The VCR is on its last legs. VHS beat BETA but, analog video tape is no match for digital 1s and 0s. The prices for DVD recorders have reached a point where a DVD recorder is a realistic option for many consumers. However, just like the early days of recordable CDs, there are a variety of competing formats.

The incredible success of the DVD Video format can be largely attributed to the single unified format supported by the DVD Forum and adopted by all anufacturers. Unfortunately there are three competing formats for DVD recording.

The good news is that the three recording format families are all enjoying credible levels of success. They are backed by heavyweights in the consumer electronics industry and are being supported by blank disc manufacturers. There are also multi-format recorders available for those who want to keep their options open. Finally, any DVD recording format puts that old VCR of yours to shame.


In 1997, not long after DVD video’s debut, the DVD-R (write once) format was introduced. Perhaps due to its early definition, the DVD-R format is the most compatible with older stand alone DVD players and DVD-ROM computer hardware. The Re-Writable version, DVD-RW, was introduced in 1999. Blank -RW discs are more expensive but support up to 1000 re-write cycles without loss of quality. Compatibility with other DVD players is significantly less for -RW than -R. For the purpose of archiving video, -R format makes more sense from a compatibility and economic standpoint. The -RW format comes in handy when you’re “time shifting” your favourite programs.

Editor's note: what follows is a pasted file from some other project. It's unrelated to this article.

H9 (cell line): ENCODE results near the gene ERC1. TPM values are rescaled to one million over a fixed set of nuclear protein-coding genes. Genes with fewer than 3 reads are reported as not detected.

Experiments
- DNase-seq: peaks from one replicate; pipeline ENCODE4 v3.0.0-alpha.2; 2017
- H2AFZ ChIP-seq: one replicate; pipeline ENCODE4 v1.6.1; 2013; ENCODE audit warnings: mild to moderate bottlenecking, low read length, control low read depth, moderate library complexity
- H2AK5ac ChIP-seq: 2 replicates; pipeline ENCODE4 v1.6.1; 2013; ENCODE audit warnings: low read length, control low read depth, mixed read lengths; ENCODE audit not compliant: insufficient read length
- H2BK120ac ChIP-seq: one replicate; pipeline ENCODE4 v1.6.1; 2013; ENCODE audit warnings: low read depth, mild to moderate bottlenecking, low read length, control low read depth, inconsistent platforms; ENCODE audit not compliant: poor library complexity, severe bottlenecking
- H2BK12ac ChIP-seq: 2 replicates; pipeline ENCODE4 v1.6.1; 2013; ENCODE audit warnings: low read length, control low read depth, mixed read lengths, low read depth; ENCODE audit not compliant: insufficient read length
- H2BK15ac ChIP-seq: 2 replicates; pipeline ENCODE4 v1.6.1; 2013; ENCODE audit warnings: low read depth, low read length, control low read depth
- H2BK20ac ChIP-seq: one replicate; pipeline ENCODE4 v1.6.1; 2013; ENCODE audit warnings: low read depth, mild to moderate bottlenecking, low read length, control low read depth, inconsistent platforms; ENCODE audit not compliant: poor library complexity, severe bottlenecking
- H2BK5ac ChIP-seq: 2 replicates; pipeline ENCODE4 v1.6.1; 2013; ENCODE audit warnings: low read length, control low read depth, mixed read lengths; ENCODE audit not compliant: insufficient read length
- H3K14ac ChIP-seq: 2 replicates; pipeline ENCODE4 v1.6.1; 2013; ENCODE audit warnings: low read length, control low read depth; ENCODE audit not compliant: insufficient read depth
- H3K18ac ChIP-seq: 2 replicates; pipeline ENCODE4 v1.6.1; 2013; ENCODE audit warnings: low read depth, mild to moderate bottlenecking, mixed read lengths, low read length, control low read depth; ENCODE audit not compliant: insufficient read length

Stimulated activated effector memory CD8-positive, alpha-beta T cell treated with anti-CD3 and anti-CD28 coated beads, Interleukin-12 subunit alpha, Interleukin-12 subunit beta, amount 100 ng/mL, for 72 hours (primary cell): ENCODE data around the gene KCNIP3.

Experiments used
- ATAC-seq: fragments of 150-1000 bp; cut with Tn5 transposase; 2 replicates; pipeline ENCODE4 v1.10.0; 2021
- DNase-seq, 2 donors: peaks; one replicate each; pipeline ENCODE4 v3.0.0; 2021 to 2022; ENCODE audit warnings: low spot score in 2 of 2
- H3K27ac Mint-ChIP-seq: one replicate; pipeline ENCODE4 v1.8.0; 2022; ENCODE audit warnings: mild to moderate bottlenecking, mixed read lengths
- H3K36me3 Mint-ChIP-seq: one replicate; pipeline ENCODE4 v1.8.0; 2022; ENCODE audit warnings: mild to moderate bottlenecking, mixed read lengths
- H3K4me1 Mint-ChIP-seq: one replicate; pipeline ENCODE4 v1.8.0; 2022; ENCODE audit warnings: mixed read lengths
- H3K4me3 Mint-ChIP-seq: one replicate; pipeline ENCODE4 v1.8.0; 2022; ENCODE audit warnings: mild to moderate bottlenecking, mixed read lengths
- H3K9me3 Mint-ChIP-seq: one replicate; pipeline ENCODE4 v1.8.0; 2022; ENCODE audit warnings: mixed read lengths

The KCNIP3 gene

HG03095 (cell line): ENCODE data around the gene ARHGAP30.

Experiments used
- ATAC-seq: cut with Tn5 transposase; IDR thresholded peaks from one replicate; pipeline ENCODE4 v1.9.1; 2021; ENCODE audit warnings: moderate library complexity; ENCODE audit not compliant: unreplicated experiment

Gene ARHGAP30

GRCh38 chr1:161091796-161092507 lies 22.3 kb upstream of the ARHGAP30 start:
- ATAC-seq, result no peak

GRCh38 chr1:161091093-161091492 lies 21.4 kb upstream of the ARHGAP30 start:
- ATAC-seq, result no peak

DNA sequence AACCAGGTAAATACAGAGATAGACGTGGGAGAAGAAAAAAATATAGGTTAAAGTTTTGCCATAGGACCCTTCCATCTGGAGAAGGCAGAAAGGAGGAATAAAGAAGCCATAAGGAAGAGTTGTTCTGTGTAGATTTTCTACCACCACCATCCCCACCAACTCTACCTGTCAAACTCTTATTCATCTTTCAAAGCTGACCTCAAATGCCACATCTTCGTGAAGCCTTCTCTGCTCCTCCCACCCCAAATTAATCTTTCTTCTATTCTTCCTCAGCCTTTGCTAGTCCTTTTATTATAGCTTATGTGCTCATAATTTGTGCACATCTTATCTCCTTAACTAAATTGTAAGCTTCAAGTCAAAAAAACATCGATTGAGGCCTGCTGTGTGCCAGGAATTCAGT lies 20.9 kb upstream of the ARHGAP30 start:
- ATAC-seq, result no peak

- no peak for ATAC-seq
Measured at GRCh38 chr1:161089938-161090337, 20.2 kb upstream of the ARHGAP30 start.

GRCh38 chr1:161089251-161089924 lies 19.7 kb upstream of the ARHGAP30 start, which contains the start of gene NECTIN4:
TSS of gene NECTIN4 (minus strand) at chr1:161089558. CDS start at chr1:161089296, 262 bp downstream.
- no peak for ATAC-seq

The DVD-R/RW format is supported by the DVD Forum and by the likes of Pioneer, Sony, Toshiba, Apple Computer, and Compaq Computer.


The DVD RAM format was created by Panasonic and Technics. It was introduced in 1998 and is also supported by the DVD Forum. DVD RAM’s non linear storage mechanism makes it function like more of a removable hard drive. Blank DVD RAM discs are available in 12cm and 8cm sizes. The 8cm discs are used in Panasonic and Hitachi camcorders. Initially DVD RAM discs were contained within a cartridge, the current design allows for the disc to be removed from the cartridge.

Due to the nature of the DVD RAM format it is not compatible with regular DVD players. Only Panasonic DVD players made after 2001 are compatible with DVD RAM. The advantage of DVD RAM is its hard drive like performance and robustness. This makes it well suited for data storage and also allows for greater flexibility when it comes to video editing. It also supports 100,000 re-write cycles per disc.


The re-writeable DVD+RW format was first introduced in 2001, its write once variant, DVD+R, followed in 2002. The DVD+R/RW competes directly with the DVD-R/RW format. Even though it was late coming to the party DVD+R/RW is only slightly less compatible with older DVD players than DVD-R/RW, with the +R write once format being more backwards compatible than the +RW format. It also enjoys slight editing advantages before the disc is “finalized”. Finalization is the completion of the recording process. This finalization is also much quicker in the DVD+R/RW format. The cost of blank DVD+R/RW discs are comparable to DVD-R/RW and so are the re-write cycles.

Interestingly the DVD+R/RW format is not endorsed by the DVD Forum. It is supported by Sony (who also supports the DVD-R/RW format), Yamaha, Thomson, Ricoh, Mitsubishi Chemical, Hewlett-Packard, Dell, and Microsoft. Together, they call themselves the DVD+RW Alliance. Microsoft joined the DVD+RW Alliance late, in May 2003.